A Kick of Holiday Cheer

Yuletide Musings on Tom and Jerry

On first swallow it’s vile, but, you aren’t sure and want another swallow just in case and so it goes until your cup is empty and you are aglow with the love of all mankind. Damon Runyon describes it best in his short story, Dancing Dan’s Christmas:

Now one time it comes on Christmas, and in fact it is the evening before Christmas, and I am in Good Time Charley Bernstein’s little speakeasy in West Forty-seventh Street, wishing Charley a Merry Christmas and having a few hot Tom and Jerrys with him.

This hot Tom and Jerry is an old time drink that is once used by one and all in this country to celebrate Christmas with, and in fact it is once so popular that many people think Christmas is invented only to furnish an excuse for hot Tom and Jerry, although of course this is by no means true.

But anybody will tell you that there is nothing that brings out the true holiday spirit like hot Tom and Jerry.”

You can find the rest of his story here:

Damon Runyon’s Dancing Dan’s Christmas

When I was younger I would come upon these huge old punch bowls in various styles and sizes in antique stores  and wonder what they were. Fancy or plain they all had that name, “Tom and Jerry” on them, like the Hannah Barbara Cartoon:


Shop owners, if they knew what those bowls and cup’s were, would say something like, “No, not the cartoon, it’s a Christmas drink that everyone used to serve at Christmas parties and you had to have a special bowl for it. Everyone had one.”

And so the drink came first. Tom and Jerry, the cat and mouse, were named after the drink. By the way, if you are interested you can find quite a few Tom and Jerry sets out there for sale in cyber-space. The majority of the ones I had seen in mid-western antique stores were made of glass, the type of glass you still saw around in five and dime stores in the 60’s. What I didn’t know until tonight, until I searched, is that you can find sets from the 19 through the 20th century. The history goes back much further than I realized. This from ebay.

My first encounter with a real Tom an Jerry came a few years ago as I was strolling down a cold, icy street in Chicago and saw a sign in Miller’s Pub on Wabash that advertised in bold letters, “Tom and Jerry’s are Back!” Curiosity got the best and we went in. I left that Pub kissing light posts.

There would be a photo here if not for the fact that after one Tom and Jerry I can’t work the camera. Here is a photo from WISCH LIST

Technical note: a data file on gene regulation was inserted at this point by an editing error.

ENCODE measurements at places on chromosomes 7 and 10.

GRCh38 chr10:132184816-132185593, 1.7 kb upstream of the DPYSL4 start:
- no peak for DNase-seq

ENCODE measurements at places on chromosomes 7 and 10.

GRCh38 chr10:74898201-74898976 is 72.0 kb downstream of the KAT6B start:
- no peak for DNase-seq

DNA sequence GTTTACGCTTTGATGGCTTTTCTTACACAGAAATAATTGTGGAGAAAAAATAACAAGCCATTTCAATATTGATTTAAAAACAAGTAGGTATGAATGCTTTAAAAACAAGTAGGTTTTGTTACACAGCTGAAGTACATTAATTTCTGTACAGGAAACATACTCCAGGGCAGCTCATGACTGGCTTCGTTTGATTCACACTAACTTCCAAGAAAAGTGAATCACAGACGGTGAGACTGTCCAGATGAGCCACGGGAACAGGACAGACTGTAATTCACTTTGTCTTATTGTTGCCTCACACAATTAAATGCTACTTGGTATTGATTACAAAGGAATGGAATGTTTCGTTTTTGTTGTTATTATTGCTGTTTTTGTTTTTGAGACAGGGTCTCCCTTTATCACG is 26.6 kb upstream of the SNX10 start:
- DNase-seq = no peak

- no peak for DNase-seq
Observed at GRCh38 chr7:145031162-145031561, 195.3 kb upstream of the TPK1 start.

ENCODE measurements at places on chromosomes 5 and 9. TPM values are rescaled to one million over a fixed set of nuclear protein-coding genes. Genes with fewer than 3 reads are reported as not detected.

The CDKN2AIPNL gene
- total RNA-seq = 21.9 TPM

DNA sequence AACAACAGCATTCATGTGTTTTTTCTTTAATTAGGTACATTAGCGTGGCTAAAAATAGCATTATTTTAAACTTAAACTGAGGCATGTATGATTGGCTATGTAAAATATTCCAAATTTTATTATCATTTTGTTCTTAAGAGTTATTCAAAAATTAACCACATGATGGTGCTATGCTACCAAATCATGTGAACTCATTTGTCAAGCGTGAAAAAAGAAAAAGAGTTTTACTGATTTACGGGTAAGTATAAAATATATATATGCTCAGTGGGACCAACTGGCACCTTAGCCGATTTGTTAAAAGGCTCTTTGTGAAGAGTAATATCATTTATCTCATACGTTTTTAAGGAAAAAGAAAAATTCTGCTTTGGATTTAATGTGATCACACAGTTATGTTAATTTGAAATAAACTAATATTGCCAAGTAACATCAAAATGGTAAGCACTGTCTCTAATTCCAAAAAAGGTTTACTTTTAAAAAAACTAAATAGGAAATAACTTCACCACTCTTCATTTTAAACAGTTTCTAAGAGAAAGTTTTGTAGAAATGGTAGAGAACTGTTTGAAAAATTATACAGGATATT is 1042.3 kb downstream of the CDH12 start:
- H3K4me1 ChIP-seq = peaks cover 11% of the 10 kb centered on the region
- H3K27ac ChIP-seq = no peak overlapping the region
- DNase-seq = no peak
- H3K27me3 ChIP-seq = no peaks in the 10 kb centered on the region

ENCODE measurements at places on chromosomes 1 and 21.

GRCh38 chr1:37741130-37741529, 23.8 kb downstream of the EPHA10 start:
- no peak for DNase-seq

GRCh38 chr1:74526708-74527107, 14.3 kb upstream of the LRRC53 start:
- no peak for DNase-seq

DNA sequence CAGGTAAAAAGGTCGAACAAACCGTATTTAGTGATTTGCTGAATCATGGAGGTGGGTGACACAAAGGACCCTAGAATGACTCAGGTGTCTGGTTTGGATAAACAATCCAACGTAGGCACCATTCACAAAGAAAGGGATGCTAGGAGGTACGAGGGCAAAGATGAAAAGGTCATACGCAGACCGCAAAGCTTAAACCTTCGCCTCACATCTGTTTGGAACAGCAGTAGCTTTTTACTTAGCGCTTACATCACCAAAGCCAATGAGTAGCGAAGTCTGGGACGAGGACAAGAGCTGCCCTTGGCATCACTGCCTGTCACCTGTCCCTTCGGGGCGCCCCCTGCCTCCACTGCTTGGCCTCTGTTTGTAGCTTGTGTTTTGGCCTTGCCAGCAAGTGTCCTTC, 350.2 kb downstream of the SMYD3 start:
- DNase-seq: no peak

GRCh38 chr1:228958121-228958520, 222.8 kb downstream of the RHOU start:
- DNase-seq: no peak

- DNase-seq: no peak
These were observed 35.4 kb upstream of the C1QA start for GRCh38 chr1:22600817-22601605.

The following Christmas we made the drink at home. It was a rather involved and messy recipe. It’s kind of fun to make. I am not advocating getting drunk for the holidays, but we all celebrate in various ways and it’s nice to know our history of Christmas celebrations. You can have a slice of that history at Miller’s Pub in Chicago. Last year, after 57(?) years of tradition their new chef, of Mexican descent, made it is his own and added quite a kick of cinnamon, it was rather like that old youtube sensation, the cinnamon challenge. You might ask for the cinnamon on the side, for me, nutmeg is the go to for anything Nog.

As in all things hep, Esquire does it better than anyone else, link to recipe below. We are thinking of mixing some of this up, more fun with two, then staying in.

Merry Christmas!

Esquire does EVERYthing better, Tom and Jerry Recipe


5 thoughts on “A Kick of Holiday Cheer

    • YES! And a lovely Holiday to you across the pond!

      Oh, I was looking at one of your posts yesterday, lost the page, I think it was the Tate? Can’t be, that’s a big museum, I think I’d remember that. Anyway, looking through your photos I was musing “Cool, look at all the Pre-Raphaelites.” and I wondered if it was a speciality at that particular museum. But I lost the page, couldn’t remember the name of the museum. You cover a lot of interesting places. Do you know off the top of your head what the museum was as I’d like to look at their website to see more Pre-Raphaelites.

      Thanks!…or post the link here if you know the name of the museum from my sorry description.

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